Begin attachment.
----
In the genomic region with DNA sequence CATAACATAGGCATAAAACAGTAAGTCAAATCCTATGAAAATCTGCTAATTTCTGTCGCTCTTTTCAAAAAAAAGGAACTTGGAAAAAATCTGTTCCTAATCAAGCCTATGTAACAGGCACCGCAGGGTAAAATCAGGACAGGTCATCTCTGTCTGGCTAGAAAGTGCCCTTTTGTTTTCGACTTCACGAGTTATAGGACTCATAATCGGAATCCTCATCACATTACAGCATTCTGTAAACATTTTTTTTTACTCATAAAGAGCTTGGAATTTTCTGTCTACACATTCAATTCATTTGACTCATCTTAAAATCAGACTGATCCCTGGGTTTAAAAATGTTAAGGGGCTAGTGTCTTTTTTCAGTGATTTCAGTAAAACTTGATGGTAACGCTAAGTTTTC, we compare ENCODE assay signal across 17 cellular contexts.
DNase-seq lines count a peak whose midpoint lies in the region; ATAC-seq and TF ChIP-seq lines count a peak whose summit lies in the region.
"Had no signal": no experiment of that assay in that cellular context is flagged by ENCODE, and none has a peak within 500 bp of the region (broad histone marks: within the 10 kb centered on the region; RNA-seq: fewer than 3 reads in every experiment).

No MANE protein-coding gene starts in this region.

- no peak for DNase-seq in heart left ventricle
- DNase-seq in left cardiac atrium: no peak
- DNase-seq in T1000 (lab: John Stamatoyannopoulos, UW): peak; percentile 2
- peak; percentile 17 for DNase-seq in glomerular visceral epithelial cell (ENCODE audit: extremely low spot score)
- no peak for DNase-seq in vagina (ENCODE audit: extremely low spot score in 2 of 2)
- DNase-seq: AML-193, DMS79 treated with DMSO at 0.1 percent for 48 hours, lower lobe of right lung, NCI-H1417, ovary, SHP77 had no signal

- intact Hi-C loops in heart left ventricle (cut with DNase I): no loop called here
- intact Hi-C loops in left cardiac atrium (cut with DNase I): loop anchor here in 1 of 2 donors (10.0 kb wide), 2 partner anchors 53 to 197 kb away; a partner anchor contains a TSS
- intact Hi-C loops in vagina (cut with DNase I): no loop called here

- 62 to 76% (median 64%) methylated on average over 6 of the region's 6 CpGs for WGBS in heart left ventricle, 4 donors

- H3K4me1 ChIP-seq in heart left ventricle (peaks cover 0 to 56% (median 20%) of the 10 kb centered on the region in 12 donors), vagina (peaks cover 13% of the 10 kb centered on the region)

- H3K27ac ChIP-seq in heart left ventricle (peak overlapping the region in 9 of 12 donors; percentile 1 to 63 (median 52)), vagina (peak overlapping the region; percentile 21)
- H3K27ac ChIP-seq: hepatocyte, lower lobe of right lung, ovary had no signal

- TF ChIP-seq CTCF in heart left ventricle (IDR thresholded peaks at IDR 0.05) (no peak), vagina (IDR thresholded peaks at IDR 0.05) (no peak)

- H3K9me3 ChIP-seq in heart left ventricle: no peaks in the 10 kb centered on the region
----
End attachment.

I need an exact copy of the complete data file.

In the genomic region with DNA sequence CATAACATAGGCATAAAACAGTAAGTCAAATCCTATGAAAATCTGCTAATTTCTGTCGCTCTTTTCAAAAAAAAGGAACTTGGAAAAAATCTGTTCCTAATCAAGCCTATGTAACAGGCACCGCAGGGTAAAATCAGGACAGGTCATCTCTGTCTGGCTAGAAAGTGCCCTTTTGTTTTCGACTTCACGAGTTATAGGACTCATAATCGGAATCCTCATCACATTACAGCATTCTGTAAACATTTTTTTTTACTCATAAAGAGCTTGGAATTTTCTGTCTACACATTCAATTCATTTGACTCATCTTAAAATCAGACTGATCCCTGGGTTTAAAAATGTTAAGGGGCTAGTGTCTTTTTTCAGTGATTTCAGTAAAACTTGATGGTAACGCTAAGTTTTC, we compare ENCODE assay signal across 17 cellular contexts.
DNase-seq lines count a peak whose midpoint lies in the region; ATAC-seq and TF ChIP-seq lines count a peak whose summit lies in the region.
"Had no signal": no experiment of that assay in that cellular context is flagged by ENCODE, and none has a peak within 500 bp of the region (broad histone marks: within the 10 kb centered on the region; RNA-seq: fewer than 3 reads in every experiment).

No MANE protein-coding gene starts in this region.

- no peak for DNase-seq in heart left ventricle
- DNase-seq in left cardiac atrium: no peak
- DNase-seq in T1000 (lab: John Stamatoyannopoulos, UW): peak; percentile 2
- peak; percentile 17 for DNase-seq in glomerular visceral epithelial cell (ENCODE audit: extremely low spot score)
- no peak for DNase-seq in vagina (ENCODE audit: extremely low spot score in 2 of 2)
- DNase-seq: AML-193, DMS79 treated with DMSO at 0.1 percent for 48 hours, lower lobe of right lung, NCI-H1417, ovary, SHP77 had no signal

- intact Hi-C loops in heart left ventricle (cut with DNase I): no loop called here
- intact Hi-C loops in left cardiac atrium (cut with DNase I): loop anchor here in 1 of 2 donors (10.0 kb wide), 2 partner anchors 53 to 197 kb away; a partner anchor contains a TSS
- intact Hi-C loops in vagina (cut with DNase I): no loop called here

- 62 to 76% (median 64%) methylated on average over 6 of the region's 6 CpGs for WGBS in heart left ventricle, 4 donors

- H3K4me1 ChIP-seq in heart left ventricle (peaks cover 0 to 56% (median 20%) of the 10 kb centered on the region in 12 donors), vagina (peaks cover 13% of the 10 kb centered on the region)

- H3K27ac ChIP-seq in heart left ventricle (peak overlapping the region in 9 of 12 donors; percentile 1 to 63 (median 52)), vagina (peak overlapping the region; percentile 21)
- H3K27ac ChIP-seq: hepatocyte, lower lobe of right lung, ovary had no signal

- TF ChIP-seq CTCF in heart left ventricle (IDR thresholded peaks at IDR 0.05) (no peak), vagina (IDR thresholded peaks at IDR 0.05) (no peak)

- H3K9me3 ChIP-seq in heart left ventricle: no peaks in the 10 kb centered on the region